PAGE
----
When it comes to remuneration, it’s not what you do, it’s the way that you do it

If it is acceptable to reward immigrants with the benefits of citizenship, welfare and access to public services based on the level of their contribution, then surely we must aim to apply the same rules to all

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Is it morally right to view benefactors and detractors in the same light?
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Benjamin Harris-Quinney
On 15 March 2012 13:37

The debate is one that leaves most Conservatives uncomfortable; state intervention into the running of private companies at any level is an anathema to Conservatism; to be dictating at a state level who should be paid and how much, is tantamount to the totalitarian politics of clause 4.

The new era of global inter-dependency corporatism presents a more nuanced question however: If the state, and therefore the taxpayer, is to be exposed to the debts of a company, or take ownership of a company, is enforcing “responsible” remuneration the remit of the state?

A febrile media and public at large have been quick to demand that all bankers’ bonuses and pay packages are placed under review, but as many banks and financial houses have consistently been the recipients of state funded bailouts, many have been equally consistent net contributors. It is surely right that the government should have greater say and control over those institutions it has supported and bailed out, but surely wrong that it should have a say over banks, or any company which it has not.

I see the answer to this question as morally being the same for a multinational company as it is for an individual citizen: there are those citizens who have lived an entire lifetime on benefits, and those who have consistently worked and constantly paid into the system in taxes. Yet these citizens bizarrely share the same civil entitlements, and the same constraints.

When it comes to the state’s say in remuneration, it shouldn’t matter who you are and what you do in the modern economy, all that should matter is whether you are a net benefactor or a net detractor. Any public anger should be directed solely at those who consistently detract from our nation’s economy, be they on a bonus, or on benefits.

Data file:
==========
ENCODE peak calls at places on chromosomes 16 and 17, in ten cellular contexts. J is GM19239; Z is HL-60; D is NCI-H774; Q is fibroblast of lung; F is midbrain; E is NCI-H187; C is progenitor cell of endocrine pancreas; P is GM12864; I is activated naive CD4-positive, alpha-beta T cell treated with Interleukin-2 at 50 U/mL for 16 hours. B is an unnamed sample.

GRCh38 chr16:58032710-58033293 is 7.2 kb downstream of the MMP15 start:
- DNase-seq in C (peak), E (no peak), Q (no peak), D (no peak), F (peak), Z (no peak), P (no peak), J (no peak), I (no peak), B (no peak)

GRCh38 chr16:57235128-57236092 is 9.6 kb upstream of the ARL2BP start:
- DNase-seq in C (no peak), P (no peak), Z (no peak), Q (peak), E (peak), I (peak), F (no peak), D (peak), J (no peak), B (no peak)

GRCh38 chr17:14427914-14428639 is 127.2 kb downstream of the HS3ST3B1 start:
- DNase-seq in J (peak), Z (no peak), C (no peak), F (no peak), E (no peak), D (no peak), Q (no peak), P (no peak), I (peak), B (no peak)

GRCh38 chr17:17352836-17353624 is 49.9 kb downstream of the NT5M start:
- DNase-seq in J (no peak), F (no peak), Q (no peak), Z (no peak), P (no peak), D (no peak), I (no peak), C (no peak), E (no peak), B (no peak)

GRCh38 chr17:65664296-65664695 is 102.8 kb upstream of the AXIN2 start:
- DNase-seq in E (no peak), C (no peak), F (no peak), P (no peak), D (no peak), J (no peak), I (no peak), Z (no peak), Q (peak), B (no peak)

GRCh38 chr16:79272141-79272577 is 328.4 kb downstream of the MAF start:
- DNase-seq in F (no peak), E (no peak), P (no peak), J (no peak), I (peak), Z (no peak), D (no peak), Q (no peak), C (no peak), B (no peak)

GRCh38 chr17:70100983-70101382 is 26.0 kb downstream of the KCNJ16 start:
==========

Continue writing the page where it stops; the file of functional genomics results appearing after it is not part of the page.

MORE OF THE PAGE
By international comparison HMRC is a relatively efficient and ruthless body in the pursuit of taxes, but it does not utilise a running tally of what each citizen, each company puts in to the economy, and each takes out over a lifetime.

I don’t believe it is right that a consistent benefactor to the economy should be sent to prison for evading £5000 of tax, when their neighbour might have freely taken a million from the state in welfare and housing benefit. It is equally wrong for a multinational company to take state funded bailouts far in advance of its net contribution, and then freely evade tax, and for a small business to be penalised severely for missing a tax payment in harsh times. It must be right to say, greater freedoms for those who have given more, fewer freedoms for those who have given less.

An advance to a system where those who give more get more, and those who give nothing, get nothing, may sound like the fantasy of realist Conservatism never to be achieved, but moving from the castigation of bankers, Europe’s recession has already started to ask more serious questions of its national dependants (net detractors). 

The Spanish have long operated a “confianza” system, which has been further tightened under the new PP government. New members of the workforce are required to pay in for a period of months and years, which will dictate what level of welfare they will be entitled to should they later fall out of work. If a citizen never pays in, they are able to take very little out.

President Sarkozy recently announced plans in France to limit welfare benefit payments currently available to immigrant workers to those who have enjoyed residency for 10 years and have worked for five of those.

In the UK the last two months have seen proposals for earnings for those receiving state benefits not engaged in work programmes to be limited to £24,000. In March 2012 the Home Office announced plans to only accept non EU migrants after 2016 that earn an average wage of over £35,000 and to deport any that later fall below that level of earning.

This is a reasonable early step in attempting to ensure that new citizens are a net benefit to our economy, but what of our domestic population?

There are few privileges so great, and yet so easily earned as citizenship of the United Kingdom, with all the benefits and security that it entails.

It is time for HMRC, the government and the public at large to start to recognise in very real and public terms those who add to our nation, and those who detract. If it is acceptable to reward immigrants with the benefits of citizenship, welfare and access to public services based on the level of their contribution, then surely we must aim to apply the same rules to all.

Benjamin Harris-Quinney is the Chairman of the Bow Group. He tweets at @B_HQ. See the Bow Group's latest publication on this subject here

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